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First Known Use of grain

Noun

14th century, in the meaning defined at sense 1a(1)

Verb

1530, in the meaning defined at transitive sense 1

History and Etymology for grain

Noun

Middle English, partly from Anglo-French grain cereal grain, from Latin granum; partly from Anglo-French graine seed, kermes, from Latin grana, plural of granum — more at corn

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Time Traveler for grain

Time Traveler

The first known use of grain was in the 14th century

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Statistics for grain

Last Updated

3 Jul 2020

Cite this Entry

“Grain.” Merriam-Webster.com Dictionary, Merriam-Webster, https://www.merriam-webster.com/dictionary/grain. Accessed 12 Jul. 2020.

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More Definitions for grain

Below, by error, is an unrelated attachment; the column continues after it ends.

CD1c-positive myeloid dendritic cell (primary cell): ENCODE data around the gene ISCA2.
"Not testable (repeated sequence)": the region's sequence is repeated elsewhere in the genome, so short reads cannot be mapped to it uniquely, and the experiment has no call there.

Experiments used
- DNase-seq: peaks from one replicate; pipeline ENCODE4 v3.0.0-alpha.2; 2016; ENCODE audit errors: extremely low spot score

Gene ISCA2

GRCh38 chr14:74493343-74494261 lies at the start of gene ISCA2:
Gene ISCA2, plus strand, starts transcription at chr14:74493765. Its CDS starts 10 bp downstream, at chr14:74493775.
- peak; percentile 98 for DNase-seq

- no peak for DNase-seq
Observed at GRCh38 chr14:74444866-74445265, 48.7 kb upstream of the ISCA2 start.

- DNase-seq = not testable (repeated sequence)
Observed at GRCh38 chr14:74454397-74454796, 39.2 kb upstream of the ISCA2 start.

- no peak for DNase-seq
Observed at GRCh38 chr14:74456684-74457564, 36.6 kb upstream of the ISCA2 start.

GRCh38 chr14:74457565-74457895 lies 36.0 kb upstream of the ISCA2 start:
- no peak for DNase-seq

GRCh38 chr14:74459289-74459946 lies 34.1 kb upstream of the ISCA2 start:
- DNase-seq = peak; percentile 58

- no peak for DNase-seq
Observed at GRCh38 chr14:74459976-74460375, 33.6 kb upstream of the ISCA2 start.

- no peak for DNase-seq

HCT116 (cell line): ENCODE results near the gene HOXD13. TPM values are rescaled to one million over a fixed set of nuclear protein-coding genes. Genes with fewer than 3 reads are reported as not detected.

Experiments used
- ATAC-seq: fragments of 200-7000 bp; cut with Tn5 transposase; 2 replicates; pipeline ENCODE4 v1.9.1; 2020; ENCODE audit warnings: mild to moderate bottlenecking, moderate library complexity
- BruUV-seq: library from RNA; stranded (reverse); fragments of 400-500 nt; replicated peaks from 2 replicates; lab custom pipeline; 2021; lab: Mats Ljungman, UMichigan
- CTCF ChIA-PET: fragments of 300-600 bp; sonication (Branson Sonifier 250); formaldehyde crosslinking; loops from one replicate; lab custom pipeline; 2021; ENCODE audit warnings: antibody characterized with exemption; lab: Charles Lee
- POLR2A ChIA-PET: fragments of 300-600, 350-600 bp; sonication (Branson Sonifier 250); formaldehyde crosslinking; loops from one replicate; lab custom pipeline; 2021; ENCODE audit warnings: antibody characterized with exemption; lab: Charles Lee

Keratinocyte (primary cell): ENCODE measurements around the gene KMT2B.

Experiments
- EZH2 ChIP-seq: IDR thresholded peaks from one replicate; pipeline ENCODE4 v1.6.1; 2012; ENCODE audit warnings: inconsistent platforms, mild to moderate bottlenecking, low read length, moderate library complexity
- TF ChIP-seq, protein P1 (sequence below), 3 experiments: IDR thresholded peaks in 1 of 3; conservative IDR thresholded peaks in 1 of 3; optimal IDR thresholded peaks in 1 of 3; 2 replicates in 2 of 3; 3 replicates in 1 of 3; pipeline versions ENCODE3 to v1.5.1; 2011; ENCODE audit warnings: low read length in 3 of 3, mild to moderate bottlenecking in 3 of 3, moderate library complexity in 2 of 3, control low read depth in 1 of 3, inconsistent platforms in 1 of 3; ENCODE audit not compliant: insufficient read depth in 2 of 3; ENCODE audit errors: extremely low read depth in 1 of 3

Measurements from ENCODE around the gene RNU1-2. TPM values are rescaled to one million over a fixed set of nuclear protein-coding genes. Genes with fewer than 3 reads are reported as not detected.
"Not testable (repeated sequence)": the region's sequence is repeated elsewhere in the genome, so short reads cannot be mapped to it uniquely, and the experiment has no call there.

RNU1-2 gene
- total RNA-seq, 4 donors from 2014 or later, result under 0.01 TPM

grain

noun
How to pronounce grain (audio)

English Language Learners Definition of grain

: the seeds of plants (such as wheat, corn, and rice) that are used for food also : a single seed of wheat, corn, rice, etc.
: a plant that produces grain
: a small, hard piece of something

grain

noun
\ ˈgrān How to pronounce grain (audio) \

Kids Definition of grain

1 : the edible seed or seeds of some grasses (as wheat, corn, or oats) or a few other plants (as buckwheat)
2 : plants that produce grain
3 : a small hard particle a grain of sand
4 : a tiny amount a grain of truth
5 : a unit of weight equal to 0.0648 gram
6 : the arrangement of fibers in wood

Other Words from grain

grained \ ˈgrānd \ adjective

grain

noun
\ ˈgrān How to pronounce grain (audio) \

Medical Definition of grain

1a : a seed or fruit of a cereal grass
b : the seeds or fruits of various food plants including the cereal grasses and in commercial and statutory usage other plants (as the soybean)
c : plants producing grain
2 : a small hard particle or crystal (as of sand or salt)
3 : a unit of avoirdupois, Troy, and apothecaries' weight equal to 0.0648 gram or 0.002286 avoirdupois ounce or 0.002083 Troy ounce abbreviation gr